# Would I get a better lumen output and improved thermal characteristics for the same wattage if I get a higher rated LED? [closed]

I'm planning on building a bright DIY high CRI LED video/photo floodlight out of the following components and considerations:

• High-power Neutral White (4000K?) LED rated at 95 CRI
• No add-on lens so I get the most uniform and wide-angled light output
• ARCTIC Alpine 11 Passive (capable of passively cooling Intel CPUs up to 47 watts)
• Boost/step-up converter with current-limiting ability
• Miniature wattage meter (maybe)
• An target maximum drive power target of ~40W

I don't know what thermal adhesive to get yet for the most ideal thermal conductivity, whether that'd be a one-piece silicone based, a two-piece Arctic Silver, or something similar.

My LED Chip research has been done exclusively on Cree LEDs and I'm confident that they are the best brand for me to go with, but I'm open to other suggestions if there are any.

I've narrowed down my options to these:

CMA:

• CMA1516-0000-000N0Z0AL5A (41W)
• CMA1825-0000-000N0Z0AL5A (61W)
• CMA1840-0000-000N0Z0AL5A (87W)

CMT:

• CMT1420-0000-000N0Z0AL5A (49W)
• CMT1922-0000-000N0Z0AL5A (57W)
• CMT1925-0000-000N0Z0AL5A (64W)
• CMT1930-0000-000N0Z0AL5A (77W)

From what I see, their CMA series LEDs were released in Q4 2017 while their CMT series came out in Q1 2018. I'm leaning more toward a CMT chip considering their prices are about the same while having potentially better lumen density and efficiency characteristics (I'm not entirely sure though).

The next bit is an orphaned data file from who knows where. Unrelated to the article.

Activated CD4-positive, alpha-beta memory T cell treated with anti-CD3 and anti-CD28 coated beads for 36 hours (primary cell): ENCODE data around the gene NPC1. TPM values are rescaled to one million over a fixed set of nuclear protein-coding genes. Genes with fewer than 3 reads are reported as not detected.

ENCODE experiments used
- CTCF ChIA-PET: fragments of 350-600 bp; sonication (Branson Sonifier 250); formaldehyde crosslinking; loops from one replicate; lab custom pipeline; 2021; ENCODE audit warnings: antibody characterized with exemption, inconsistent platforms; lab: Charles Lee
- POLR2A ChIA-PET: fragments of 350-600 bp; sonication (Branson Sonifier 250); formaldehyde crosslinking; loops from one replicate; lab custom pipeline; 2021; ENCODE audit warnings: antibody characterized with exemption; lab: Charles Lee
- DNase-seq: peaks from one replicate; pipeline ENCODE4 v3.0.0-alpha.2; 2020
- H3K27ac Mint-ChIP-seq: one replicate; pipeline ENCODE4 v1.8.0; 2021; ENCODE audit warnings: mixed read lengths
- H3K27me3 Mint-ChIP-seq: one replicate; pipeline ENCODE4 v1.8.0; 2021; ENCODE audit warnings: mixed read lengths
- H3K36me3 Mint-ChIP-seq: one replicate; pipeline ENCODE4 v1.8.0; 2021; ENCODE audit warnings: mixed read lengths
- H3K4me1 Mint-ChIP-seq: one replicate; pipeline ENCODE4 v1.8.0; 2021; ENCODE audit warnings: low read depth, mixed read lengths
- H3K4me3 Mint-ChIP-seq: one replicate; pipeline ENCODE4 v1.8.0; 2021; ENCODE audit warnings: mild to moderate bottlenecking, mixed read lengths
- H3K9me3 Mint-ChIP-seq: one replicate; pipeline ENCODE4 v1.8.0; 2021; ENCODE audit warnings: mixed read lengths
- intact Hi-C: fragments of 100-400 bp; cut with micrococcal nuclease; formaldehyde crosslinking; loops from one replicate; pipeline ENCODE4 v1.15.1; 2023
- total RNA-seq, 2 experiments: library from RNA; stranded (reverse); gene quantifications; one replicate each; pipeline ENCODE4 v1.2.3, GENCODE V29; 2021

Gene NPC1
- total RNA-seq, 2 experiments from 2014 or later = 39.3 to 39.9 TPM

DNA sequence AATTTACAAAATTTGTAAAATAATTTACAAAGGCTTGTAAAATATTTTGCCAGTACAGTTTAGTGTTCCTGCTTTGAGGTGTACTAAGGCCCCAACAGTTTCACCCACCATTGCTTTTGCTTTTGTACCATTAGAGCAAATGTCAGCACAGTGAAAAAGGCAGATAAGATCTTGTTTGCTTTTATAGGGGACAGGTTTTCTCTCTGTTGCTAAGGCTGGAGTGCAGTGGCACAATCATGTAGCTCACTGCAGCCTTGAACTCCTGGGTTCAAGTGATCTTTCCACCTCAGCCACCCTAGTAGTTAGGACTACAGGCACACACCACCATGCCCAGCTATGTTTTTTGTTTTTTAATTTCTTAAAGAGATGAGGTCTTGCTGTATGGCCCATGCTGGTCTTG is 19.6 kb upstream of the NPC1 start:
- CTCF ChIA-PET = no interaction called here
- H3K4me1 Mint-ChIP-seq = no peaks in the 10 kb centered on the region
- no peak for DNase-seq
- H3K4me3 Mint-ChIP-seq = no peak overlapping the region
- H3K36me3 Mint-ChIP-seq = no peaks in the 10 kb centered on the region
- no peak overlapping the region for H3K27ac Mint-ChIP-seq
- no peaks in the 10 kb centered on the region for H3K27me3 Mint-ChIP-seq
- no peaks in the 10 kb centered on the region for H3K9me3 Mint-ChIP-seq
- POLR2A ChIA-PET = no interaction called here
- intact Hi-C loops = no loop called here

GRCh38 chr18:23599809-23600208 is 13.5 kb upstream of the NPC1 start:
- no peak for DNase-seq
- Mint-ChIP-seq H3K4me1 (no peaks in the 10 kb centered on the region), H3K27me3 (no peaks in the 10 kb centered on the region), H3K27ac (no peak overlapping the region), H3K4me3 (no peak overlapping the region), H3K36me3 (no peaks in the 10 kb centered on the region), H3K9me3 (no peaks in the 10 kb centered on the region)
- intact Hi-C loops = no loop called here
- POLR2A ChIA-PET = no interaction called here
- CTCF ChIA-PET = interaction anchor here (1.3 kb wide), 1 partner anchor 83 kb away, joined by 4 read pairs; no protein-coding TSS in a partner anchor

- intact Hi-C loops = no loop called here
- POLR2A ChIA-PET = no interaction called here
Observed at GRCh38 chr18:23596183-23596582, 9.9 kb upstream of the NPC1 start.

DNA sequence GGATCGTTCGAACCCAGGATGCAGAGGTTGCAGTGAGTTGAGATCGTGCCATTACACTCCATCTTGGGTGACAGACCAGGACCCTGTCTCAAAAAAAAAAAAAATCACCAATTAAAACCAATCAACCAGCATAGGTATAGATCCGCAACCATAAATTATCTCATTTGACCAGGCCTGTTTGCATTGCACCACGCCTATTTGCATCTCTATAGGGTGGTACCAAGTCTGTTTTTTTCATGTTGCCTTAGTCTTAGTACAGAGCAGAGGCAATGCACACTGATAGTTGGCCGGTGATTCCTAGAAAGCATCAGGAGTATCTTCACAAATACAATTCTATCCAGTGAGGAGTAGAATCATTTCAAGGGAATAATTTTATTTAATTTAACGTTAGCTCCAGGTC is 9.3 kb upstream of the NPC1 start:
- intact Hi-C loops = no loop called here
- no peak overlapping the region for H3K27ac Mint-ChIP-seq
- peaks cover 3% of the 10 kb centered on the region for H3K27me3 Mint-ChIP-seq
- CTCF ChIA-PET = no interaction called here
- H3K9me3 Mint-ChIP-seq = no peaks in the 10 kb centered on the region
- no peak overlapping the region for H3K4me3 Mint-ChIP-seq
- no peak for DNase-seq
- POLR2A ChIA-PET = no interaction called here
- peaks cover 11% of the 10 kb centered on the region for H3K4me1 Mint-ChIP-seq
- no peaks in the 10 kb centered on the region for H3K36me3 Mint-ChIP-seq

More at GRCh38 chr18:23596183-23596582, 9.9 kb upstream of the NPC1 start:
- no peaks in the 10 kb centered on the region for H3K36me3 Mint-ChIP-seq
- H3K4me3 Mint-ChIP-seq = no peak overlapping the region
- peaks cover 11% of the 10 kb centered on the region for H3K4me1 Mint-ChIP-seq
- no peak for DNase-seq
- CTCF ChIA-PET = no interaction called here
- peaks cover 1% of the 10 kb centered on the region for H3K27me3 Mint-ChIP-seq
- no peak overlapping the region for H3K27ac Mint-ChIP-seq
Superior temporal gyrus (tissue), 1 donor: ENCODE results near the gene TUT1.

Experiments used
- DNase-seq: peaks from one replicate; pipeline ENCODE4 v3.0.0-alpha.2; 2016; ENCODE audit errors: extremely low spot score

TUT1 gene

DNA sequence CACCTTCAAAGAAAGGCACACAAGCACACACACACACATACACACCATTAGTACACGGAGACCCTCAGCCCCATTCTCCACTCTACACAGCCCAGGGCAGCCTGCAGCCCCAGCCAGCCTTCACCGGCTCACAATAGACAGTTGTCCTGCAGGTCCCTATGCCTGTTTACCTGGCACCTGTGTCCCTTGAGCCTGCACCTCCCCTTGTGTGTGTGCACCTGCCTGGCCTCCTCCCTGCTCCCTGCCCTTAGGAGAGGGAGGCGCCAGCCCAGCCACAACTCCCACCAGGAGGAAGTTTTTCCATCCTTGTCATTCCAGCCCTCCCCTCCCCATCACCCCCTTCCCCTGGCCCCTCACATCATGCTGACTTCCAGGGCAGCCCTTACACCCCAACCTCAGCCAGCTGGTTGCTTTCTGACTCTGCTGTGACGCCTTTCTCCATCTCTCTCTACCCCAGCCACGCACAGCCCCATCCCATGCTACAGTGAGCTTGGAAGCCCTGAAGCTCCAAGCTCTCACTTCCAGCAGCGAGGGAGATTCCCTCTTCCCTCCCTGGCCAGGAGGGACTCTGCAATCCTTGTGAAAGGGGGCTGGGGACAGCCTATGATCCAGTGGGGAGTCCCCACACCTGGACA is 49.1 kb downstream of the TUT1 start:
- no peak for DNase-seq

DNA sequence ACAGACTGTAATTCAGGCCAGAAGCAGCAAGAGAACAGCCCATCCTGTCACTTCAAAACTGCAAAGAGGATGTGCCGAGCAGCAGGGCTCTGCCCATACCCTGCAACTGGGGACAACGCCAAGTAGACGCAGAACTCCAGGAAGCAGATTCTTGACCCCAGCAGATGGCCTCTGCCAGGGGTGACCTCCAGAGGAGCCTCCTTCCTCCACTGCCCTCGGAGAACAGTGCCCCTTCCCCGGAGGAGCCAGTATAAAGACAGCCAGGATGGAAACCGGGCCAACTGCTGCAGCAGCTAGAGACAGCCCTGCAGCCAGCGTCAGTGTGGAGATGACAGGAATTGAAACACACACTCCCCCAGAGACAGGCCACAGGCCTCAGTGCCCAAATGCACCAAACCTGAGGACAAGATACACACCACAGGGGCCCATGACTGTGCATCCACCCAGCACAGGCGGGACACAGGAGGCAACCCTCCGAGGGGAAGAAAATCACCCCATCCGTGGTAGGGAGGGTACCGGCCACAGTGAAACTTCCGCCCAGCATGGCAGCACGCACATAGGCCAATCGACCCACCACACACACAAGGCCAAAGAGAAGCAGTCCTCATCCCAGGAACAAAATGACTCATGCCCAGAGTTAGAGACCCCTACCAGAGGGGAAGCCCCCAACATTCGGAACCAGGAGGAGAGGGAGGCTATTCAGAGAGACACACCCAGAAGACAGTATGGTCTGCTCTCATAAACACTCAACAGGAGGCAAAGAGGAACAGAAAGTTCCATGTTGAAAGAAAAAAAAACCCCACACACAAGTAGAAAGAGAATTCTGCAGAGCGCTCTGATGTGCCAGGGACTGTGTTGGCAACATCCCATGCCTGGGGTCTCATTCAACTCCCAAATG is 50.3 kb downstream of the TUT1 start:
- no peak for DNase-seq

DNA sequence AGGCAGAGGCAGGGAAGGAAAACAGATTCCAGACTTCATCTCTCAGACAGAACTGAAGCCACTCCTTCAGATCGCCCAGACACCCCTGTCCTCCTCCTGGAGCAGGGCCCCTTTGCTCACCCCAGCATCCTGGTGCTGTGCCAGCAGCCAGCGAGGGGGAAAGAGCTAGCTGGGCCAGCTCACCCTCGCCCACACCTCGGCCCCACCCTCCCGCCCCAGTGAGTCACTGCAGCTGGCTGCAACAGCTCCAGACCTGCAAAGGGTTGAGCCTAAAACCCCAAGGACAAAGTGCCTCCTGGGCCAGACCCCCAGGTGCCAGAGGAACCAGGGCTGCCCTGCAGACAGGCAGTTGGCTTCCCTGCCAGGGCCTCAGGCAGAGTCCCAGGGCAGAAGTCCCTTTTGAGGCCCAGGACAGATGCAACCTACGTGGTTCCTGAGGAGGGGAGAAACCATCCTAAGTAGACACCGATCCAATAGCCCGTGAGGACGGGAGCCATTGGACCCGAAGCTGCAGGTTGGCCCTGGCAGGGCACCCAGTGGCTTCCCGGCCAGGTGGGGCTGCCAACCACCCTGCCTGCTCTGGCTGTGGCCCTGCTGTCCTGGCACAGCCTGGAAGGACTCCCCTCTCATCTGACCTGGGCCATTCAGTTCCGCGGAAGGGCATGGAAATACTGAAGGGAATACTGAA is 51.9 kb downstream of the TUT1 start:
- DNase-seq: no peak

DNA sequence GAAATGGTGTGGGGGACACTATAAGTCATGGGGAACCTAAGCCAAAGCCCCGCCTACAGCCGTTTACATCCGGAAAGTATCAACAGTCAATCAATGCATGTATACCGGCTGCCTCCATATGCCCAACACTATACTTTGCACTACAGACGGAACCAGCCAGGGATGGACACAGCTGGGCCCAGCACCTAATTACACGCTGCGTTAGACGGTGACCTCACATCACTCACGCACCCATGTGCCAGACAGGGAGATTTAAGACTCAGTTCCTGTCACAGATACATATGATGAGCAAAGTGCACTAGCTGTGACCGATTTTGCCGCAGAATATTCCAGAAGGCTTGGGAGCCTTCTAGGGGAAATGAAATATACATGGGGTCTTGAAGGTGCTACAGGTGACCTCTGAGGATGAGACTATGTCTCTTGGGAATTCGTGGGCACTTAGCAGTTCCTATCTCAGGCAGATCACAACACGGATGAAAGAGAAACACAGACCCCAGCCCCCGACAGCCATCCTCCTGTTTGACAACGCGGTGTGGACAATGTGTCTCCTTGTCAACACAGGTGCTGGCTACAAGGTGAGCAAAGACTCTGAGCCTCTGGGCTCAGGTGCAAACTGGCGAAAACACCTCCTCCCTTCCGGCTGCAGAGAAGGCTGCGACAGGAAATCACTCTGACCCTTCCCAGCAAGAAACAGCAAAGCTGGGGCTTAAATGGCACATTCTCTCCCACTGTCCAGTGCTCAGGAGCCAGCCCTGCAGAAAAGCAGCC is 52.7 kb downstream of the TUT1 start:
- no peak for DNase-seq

How will a higher wattage LED driven at 40W scale in terms of lumens, thermals and heat tolerance/durability? Does CPU TDP-dissipation apply equally to heat-dissipation of an LED?

• What is your goal? High powered LED's for the sake of high power, or high efficiency LED's that are super bright at low power levels? They also have a narrow field of view which greatly increases brightness down the center. Great for spotlights and flashlights, but too harsh for a reading light. If going for high power consider a copper mounting plate. Copper is 83% more efficient at heat transfer than aluminum. – user105652 Nov 14 '18 at 4:32
• @Sparky256 Heck with copper. Natural diamond is 5.5 times more conductive than copper. And CVD is perhaps 6 times more conductive. I'd go for the CVD mounting plate every time. ;) There is the problem of mounting to it with any chance of using anywhere near all that capacity, though. – jonk Nov 14 '18 at 5:30
• @Sparky256 My goal is have a low-cost yet high quality adjustable light for photography and the occasional videography, I just want it to be optimized to make the most of 40W for those times I'd need it. My constraint is in place to ensure compatibility with that heatsink (assuming my TDP theory is correct) and allow it to be occasionally powered by a portable 12V battery pack. And yes, 40W will more than likely be overkill in most cases – user3125996 Nov 14 '18 at 5:38
• @junk I know about diamond having the best natural heat transfer, but did not think the OP would buy into that... – user105652 Nov 14 '18 at 5:38
• So three of the cheap LED 12W temperature/lumen adjustable LED floodlight panels from eBay are not good enough? – Dirk Bruere Nov 14 '18 at 15:22

Would I get a better lumen output and improved thermal characteristics for the same wattage if I get a higher rated LED?

The cost of thermal management is high for CoBs. More and lower wattage LEDs are usually most efficient. Efficacy usually drops when you exceed the "test current".